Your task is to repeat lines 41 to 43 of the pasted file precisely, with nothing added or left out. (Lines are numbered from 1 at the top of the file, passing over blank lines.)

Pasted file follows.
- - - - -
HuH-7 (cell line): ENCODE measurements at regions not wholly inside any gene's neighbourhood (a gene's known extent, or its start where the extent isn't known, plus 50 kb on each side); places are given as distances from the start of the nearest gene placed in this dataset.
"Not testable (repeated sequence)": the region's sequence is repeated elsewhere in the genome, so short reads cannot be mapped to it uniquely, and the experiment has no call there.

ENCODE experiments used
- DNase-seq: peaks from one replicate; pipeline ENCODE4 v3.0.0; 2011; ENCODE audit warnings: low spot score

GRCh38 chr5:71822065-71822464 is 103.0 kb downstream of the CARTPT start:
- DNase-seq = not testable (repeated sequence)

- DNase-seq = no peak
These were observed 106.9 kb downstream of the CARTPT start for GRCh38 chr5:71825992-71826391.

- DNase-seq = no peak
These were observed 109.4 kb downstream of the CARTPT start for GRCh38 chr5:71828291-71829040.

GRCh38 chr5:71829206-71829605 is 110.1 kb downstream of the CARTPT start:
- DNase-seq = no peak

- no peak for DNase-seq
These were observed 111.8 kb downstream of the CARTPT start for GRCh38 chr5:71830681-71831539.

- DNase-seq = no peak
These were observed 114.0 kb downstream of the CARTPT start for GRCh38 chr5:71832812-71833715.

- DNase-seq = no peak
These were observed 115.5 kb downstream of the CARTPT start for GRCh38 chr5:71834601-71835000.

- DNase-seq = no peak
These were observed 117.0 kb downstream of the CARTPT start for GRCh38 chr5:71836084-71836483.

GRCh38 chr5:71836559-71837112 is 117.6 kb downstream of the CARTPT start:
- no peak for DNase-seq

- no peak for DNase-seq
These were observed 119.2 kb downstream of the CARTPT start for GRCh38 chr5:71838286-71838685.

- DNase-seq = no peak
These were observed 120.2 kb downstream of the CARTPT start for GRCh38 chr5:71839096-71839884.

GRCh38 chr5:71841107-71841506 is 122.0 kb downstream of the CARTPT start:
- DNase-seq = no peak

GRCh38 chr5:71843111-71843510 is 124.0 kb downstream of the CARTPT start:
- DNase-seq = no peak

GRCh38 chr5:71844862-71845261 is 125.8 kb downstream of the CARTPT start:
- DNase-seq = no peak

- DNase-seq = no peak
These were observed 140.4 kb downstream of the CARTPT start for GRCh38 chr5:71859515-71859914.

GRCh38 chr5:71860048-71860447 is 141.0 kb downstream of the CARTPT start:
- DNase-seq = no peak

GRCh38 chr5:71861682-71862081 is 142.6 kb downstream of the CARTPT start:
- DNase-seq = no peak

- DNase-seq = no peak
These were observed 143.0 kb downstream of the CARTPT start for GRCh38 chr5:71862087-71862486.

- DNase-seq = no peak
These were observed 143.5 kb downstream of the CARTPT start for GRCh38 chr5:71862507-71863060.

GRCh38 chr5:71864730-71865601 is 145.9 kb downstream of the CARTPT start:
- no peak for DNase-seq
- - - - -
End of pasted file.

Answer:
- DNase-seq = no peak
These were observed 143.5 kb downstream of the CARTPT start for GRCh38 chr5:71862507-71863060.

GRCh38 chr5:71864730-71865601 is 145.9 kb downstream of the CARTPT start: